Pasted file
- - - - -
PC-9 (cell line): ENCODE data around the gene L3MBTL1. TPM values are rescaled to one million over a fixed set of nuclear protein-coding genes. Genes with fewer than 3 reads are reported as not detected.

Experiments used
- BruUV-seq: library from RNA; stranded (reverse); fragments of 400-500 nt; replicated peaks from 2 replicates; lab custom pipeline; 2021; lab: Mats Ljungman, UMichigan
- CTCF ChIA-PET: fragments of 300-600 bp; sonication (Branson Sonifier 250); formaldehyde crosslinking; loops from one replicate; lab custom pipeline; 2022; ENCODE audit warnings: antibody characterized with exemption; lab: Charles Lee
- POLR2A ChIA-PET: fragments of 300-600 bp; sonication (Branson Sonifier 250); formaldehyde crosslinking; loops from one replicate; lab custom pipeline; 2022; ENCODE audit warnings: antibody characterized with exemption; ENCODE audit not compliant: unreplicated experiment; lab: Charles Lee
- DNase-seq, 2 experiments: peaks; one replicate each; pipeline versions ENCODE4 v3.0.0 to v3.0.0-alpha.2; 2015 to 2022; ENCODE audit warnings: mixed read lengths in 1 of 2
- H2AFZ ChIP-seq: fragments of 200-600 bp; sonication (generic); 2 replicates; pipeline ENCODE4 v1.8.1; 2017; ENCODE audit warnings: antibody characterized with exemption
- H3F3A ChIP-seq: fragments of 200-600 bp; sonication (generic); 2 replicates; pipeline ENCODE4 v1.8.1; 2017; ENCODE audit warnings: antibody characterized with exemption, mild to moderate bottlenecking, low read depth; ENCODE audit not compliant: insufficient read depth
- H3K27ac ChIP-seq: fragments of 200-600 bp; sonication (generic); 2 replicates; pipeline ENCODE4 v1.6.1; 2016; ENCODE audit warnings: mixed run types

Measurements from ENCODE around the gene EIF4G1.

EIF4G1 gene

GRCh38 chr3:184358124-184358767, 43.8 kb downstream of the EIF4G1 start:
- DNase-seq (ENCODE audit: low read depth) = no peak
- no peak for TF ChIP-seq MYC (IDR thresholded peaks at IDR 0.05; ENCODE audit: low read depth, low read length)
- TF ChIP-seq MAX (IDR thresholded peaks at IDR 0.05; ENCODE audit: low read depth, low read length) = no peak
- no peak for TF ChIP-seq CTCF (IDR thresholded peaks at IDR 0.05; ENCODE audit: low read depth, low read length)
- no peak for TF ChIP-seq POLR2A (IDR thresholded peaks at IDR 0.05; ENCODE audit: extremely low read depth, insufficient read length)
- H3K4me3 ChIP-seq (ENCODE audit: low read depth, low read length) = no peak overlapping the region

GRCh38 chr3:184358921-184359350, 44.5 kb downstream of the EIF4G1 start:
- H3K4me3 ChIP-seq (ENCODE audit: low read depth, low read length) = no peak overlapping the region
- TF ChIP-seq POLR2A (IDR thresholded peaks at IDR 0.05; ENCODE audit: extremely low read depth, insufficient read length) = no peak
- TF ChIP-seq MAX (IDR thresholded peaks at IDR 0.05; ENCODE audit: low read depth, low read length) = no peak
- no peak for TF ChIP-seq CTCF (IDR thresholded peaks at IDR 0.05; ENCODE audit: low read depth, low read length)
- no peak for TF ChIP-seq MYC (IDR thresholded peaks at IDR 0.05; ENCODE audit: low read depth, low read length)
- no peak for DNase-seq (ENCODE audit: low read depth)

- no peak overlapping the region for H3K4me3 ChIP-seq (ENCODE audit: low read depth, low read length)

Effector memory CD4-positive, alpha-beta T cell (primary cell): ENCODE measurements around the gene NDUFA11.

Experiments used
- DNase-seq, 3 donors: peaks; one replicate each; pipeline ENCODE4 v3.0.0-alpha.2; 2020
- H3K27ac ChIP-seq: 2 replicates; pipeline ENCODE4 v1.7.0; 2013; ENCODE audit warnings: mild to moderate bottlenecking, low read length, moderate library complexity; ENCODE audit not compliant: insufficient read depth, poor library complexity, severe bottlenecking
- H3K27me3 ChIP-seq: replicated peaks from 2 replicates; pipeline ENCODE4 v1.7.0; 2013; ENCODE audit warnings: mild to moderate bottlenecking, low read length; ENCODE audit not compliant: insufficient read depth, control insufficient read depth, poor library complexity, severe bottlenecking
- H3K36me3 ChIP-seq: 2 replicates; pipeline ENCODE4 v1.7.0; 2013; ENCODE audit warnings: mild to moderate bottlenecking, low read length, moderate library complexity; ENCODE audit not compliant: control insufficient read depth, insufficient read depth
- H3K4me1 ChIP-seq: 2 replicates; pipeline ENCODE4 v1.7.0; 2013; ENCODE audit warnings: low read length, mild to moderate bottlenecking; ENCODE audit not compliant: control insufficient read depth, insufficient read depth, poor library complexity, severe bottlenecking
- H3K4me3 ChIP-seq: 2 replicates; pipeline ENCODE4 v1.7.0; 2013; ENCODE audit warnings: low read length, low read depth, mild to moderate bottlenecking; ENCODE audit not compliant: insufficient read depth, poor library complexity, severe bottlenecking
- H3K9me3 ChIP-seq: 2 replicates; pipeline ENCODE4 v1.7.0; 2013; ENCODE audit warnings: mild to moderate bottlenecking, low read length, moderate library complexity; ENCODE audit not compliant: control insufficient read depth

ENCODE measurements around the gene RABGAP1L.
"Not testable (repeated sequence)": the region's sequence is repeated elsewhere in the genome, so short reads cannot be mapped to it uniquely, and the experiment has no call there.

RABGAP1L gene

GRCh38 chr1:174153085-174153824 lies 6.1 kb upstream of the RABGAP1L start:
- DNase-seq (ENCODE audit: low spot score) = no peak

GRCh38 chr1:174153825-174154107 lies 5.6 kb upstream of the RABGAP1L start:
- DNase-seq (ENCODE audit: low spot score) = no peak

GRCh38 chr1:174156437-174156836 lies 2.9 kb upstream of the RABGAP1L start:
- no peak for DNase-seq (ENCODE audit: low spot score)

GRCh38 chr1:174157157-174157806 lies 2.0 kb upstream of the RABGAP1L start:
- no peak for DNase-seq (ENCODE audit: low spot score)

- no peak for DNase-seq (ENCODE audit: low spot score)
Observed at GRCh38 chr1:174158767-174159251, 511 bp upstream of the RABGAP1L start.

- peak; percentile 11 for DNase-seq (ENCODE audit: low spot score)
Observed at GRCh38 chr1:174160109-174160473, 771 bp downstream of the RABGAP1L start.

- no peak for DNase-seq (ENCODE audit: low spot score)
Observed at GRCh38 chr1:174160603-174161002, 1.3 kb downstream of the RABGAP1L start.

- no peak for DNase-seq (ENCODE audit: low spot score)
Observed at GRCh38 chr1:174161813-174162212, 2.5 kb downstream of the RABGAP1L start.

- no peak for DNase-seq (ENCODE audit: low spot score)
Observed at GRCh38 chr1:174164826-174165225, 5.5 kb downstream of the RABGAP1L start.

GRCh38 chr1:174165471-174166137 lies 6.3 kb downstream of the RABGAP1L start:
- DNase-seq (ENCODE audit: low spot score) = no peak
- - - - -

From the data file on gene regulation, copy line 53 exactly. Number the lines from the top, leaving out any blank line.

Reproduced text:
- no peak for DNase-seq (ENCODE audit: low spot score)